For the first week, it may be useful to also research a 7-day keto meal plan, since counting your calories and keeping macromolecules within range may be harder at the beginning of switching to keto.

Meal plan and prep your pantry.

A day or two before you start full keto, create a food diary of foods that you currently eat and make note of which items are keto-friendly and which are not.

Stock up on the foods you eat daily that are keto-friendly, and find replacements for those that you currently indulge in that are not keto-friendly.

Rid your pantry (if possible) of bread, pasta, grains, starchy vegetables, and sugary foods or drinks to avoid temptation throughout the first week struggles.

Fill your fridges and pantries with lots of healthy fat options, lots of water, and foods rich in sodium, magnesium, and potassium.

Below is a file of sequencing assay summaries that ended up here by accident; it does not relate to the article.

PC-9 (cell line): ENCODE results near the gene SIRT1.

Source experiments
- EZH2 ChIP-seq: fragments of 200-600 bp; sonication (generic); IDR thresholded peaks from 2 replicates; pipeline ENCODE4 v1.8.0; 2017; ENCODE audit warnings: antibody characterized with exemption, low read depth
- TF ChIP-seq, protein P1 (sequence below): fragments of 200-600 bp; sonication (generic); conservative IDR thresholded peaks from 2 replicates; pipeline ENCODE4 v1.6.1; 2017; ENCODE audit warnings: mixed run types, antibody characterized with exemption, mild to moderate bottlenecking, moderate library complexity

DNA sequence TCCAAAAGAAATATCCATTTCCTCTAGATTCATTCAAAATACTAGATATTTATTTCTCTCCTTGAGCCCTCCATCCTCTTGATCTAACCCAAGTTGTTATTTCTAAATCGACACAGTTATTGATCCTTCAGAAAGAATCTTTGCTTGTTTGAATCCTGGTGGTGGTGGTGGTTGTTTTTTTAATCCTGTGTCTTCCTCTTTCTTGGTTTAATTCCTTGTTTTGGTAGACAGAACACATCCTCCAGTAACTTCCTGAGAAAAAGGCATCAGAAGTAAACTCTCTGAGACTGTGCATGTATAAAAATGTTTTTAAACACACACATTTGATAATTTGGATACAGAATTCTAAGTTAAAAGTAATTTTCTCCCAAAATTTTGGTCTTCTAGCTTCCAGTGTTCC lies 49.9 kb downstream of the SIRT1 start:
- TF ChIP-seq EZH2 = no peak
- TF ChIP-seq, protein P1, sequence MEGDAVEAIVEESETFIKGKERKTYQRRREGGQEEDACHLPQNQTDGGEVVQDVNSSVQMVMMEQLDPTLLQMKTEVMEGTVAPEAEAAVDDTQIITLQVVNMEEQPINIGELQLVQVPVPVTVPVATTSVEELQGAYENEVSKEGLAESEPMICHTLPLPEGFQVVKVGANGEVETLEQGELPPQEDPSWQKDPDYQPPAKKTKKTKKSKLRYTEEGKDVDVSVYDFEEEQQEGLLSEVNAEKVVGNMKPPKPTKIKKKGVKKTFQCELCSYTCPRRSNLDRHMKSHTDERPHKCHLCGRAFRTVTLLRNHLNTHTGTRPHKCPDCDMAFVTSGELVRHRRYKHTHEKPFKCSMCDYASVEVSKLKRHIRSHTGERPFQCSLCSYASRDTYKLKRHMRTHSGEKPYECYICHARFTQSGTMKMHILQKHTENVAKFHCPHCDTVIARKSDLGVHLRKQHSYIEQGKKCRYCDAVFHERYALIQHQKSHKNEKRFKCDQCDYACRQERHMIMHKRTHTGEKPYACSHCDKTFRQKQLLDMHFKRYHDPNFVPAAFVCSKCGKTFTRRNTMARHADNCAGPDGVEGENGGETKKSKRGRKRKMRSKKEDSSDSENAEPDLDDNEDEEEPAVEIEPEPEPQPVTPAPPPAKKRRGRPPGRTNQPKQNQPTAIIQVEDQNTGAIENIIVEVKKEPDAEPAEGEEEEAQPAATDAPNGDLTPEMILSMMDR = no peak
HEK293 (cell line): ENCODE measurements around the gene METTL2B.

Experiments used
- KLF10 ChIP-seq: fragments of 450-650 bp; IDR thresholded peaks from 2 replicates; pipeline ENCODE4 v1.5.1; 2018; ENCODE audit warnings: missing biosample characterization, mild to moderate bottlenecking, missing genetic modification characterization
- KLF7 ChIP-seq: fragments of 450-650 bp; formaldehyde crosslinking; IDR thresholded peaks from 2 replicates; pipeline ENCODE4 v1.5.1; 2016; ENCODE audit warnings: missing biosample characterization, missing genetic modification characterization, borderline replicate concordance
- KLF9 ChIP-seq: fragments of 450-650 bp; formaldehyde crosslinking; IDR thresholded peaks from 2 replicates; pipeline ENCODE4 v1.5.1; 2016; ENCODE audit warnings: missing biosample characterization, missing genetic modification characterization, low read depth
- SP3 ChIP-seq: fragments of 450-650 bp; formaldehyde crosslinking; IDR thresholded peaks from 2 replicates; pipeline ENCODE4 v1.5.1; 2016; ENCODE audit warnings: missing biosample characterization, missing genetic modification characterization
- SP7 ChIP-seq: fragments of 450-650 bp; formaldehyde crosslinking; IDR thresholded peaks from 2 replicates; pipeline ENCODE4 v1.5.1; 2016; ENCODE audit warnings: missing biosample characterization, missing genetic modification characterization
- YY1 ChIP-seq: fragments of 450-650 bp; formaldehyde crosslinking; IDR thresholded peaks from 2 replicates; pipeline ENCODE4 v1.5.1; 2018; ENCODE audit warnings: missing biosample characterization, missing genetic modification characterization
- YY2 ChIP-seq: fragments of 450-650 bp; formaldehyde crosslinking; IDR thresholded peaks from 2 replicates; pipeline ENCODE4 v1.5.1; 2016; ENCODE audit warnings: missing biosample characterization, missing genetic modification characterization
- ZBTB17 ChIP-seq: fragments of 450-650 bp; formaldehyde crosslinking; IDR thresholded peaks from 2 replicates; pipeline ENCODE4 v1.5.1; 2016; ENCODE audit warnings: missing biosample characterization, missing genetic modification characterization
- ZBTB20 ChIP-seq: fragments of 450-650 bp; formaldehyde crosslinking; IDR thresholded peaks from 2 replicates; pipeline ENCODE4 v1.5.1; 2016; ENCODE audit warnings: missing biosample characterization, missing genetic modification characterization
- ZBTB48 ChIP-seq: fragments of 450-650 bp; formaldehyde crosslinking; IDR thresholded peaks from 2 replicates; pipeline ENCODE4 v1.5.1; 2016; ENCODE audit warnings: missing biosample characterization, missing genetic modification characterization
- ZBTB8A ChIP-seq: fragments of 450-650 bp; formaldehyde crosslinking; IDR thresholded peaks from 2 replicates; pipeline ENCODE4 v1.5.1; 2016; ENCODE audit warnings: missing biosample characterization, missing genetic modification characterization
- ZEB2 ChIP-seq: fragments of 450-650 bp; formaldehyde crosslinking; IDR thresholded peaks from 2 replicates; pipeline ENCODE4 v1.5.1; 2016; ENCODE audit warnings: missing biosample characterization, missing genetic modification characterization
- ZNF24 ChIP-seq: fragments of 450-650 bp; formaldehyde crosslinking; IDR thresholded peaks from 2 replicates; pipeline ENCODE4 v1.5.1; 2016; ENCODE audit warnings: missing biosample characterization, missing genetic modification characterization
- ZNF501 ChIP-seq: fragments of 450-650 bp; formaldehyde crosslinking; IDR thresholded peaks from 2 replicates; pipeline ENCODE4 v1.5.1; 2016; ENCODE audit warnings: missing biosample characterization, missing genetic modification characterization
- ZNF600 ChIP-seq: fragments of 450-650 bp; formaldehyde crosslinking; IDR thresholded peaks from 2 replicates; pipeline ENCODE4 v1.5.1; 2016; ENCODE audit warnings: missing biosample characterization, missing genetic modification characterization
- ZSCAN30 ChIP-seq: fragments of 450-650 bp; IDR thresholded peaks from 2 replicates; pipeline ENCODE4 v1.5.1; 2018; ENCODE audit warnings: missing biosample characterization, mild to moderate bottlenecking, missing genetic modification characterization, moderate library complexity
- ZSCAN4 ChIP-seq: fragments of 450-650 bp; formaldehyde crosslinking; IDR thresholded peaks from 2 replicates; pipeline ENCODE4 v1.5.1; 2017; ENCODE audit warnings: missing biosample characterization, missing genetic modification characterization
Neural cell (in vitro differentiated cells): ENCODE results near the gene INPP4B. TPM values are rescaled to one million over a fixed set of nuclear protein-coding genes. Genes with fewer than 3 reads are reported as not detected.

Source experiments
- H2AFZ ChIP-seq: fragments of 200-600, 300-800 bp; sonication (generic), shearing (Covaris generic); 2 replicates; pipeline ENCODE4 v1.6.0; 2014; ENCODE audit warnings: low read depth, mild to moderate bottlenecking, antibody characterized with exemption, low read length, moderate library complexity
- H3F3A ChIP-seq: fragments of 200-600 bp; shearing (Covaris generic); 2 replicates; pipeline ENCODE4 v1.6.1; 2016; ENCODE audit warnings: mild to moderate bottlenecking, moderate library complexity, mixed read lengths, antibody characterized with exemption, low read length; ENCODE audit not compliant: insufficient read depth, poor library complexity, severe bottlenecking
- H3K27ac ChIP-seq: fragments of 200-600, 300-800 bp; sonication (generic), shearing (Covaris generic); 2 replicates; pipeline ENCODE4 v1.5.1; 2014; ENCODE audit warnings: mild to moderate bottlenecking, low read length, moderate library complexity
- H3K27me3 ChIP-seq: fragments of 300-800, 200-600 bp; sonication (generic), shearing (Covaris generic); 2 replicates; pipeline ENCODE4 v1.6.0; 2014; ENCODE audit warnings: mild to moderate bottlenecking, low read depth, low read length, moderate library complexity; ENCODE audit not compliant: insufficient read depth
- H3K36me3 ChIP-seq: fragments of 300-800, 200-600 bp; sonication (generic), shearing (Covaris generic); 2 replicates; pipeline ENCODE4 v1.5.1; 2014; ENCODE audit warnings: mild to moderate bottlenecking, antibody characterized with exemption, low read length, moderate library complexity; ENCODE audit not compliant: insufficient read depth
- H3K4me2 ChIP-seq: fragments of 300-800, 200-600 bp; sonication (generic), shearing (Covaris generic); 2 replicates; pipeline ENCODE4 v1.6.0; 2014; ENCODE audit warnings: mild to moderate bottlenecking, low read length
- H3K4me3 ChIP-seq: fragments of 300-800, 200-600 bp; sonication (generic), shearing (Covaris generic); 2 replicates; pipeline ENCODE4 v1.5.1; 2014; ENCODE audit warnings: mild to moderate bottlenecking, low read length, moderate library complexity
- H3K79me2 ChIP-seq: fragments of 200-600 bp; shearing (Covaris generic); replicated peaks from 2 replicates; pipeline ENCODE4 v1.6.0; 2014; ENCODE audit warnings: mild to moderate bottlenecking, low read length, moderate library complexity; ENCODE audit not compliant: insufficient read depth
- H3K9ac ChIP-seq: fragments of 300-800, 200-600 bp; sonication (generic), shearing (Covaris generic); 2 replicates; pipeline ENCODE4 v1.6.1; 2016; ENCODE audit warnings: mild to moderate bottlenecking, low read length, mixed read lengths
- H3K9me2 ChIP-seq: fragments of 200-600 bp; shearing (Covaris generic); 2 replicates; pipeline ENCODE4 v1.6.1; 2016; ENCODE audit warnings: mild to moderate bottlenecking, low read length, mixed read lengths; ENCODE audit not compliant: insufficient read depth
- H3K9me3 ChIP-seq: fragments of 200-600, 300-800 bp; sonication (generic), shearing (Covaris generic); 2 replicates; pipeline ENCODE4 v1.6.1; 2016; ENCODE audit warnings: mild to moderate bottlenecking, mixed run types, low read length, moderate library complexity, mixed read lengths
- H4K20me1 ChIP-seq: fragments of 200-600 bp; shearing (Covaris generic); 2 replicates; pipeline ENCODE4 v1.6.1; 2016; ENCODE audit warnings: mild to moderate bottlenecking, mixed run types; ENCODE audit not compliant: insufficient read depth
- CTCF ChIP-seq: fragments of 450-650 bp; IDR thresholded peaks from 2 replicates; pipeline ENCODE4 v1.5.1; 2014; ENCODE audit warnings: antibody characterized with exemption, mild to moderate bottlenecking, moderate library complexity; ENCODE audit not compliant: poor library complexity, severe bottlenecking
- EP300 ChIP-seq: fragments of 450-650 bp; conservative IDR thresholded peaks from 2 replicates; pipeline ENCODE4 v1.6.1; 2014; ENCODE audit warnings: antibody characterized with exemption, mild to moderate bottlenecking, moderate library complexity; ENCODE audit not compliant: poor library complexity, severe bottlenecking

Mentally prepare.

Switching your body from metabolizing glucose to metabolizing fats as our primary source of fuel can be a “shock” to our systems, especially within the first days of the switchover.

It is important to realize that there will be side-effects, often called the ‘keto-flu’ when making this original transition. If you experience headaches, fatigue, mental fogginess, muscle cramps, reduce stamina, know that these are very normal to experience within the first 7-14 days on the ketogenic diet.

All that’s left is to get started!

The truth about keto is that it will be hard to begin with, but it will be worth it after several weeks!

Each day, keep focused on your goal. Make sure to track your progress toward your goal. Reach out to your established keto-community or physician throughout the process.

Have patience, and know that very often, the first week is the hardest!

Dr. Jerry Hizon